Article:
National average spot freight rates, four-week trend. Graphic: DAT

National average spot freight rates, four-week trend. Graphic: DAT

Rates for spot market truckload freight posted gains in two of the three major sectors May 3 through May 9 compared to the previous seven days, according the freight matching service provider DAT Solutions.

The 1.9% rise in the average reefer rate moved it up to $2.16 per mile, its best showing out of the last four weeks. Three cents of the gain was in the linehaul portion of the rate with a 1-cent increase in the fuel surcharge.

Flatbeds picked up 0.5% to $2.18 per mile as the linehaul rate fell 1 cent and the fuel surcharge increased by 2 cents.

In contrast, vans continued their recent downward trend, sinking another 0.5% to $1.85 per mile, as the linehaul rate declined 3 cents while the fuel surcharge added 2 cents.

The changes happened as the number of loads posted on DAT’s network of loadboards increased 8% while truck capacity increased just 0.2%.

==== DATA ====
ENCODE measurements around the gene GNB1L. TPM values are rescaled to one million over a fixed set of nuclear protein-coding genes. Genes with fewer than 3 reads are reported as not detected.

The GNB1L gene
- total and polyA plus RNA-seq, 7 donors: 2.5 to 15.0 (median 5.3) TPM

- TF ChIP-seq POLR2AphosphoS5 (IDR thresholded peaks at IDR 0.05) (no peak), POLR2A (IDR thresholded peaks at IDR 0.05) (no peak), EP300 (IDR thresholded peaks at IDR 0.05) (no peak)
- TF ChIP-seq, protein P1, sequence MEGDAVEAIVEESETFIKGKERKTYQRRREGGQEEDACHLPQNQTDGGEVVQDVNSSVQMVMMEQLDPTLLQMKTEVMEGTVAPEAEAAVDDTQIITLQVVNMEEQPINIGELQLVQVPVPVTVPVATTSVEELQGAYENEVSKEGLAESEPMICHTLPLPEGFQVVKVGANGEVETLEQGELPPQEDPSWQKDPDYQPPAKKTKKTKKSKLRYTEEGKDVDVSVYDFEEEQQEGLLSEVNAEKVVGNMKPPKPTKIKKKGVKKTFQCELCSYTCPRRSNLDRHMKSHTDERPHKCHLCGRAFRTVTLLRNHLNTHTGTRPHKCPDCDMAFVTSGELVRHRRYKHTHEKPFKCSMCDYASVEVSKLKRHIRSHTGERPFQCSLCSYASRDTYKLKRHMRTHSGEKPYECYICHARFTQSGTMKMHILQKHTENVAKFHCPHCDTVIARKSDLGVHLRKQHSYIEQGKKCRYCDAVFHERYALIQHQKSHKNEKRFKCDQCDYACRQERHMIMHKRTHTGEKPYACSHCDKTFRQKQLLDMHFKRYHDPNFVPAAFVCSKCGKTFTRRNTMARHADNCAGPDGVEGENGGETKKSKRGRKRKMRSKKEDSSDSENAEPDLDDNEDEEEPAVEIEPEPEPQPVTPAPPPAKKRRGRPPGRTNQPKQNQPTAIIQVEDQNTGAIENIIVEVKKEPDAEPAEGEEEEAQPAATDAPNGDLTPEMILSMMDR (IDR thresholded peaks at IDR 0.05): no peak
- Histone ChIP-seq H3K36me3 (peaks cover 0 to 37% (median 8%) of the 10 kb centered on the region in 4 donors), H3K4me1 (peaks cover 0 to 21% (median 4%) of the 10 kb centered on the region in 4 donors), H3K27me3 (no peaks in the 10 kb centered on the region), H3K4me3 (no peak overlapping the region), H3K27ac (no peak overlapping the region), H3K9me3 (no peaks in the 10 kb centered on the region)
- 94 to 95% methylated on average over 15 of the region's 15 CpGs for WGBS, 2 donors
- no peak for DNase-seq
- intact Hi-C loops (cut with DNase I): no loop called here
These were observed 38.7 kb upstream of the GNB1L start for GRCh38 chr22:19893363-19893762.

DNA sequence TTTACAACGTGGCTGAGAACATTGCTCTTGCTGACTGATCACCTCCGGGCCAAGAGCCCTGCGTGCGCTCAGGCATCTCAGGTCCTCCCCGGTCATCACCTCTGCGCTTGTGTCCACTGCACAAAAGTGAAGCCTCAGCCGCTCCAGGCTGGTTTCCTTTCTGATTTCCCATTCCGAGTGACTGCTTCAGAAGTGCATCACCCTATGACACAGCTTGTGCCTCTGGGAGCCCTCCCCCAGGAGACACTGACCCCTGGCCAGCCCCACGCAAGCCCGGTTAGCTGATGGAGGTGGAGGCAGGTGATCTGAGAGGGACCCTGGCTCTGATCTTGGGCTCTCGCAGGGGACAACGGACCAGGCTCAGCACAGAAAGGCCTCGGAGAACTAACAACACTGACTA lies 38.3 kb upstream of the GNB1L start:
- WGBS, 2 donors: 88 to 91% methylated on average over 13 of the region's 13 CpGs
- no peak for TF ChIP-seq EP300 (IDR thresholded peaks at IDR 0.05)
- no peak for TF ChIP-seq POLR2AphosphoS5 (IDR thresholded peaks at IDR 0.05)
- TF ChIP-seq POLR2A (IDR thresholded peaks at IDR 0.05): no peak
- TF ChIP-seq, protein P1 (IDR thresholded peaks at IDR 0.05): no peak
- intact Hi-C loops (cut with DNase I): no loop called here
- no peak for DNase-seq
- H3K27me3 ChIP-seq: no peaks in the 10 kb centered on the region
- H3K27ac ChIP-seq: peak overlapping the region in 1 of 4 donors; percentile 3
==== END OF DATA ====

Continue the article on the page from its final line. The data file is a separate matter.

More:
The rate increases were also reflected in load-to-truck ratios with the biggest increase happening with vans, adding 12%, with 2.8 loads available for every truck posted.

Reefers increased 6.2% to 5.9 loads available per truck while flatbeds fell 0.7% to 20.6 loads per truck.

Demand for trucks outstripped capacity last week in many Southeastern markets, according to DAT Analyst Mark Montague, writing in DAT’s blog.

“Vans outbound from Atlanta got paid 6 cents more per mile last week, for an average of $2.07, as well over 4,000 loads were offered on DAT Load Boards in a single day, when only 1,250 trucks were posted,” he wrote. “The imbalance was even more pronounced in South and Central Florida, with more than 3,800 and 3,000 loads, respectively, and 8.3 loads per truck. Van rates are trending up modestly, but reefer rates are booming; outbound rates from Miami jumped 32 cents in the past week.”

He also noted that apart from the intense seasonal demand in the Southeast, there is more truckload capacity available across the country than there was in April and May of last year.

“There are two main reasons: first, key portions of the hours of service rules were rolled back, giving long-haul truckers more flexibility to deploy the 34-hour restart. Second, the trucking industry benefited from a new labor pool, as workers left the oil and gas fields,” Montague wrote.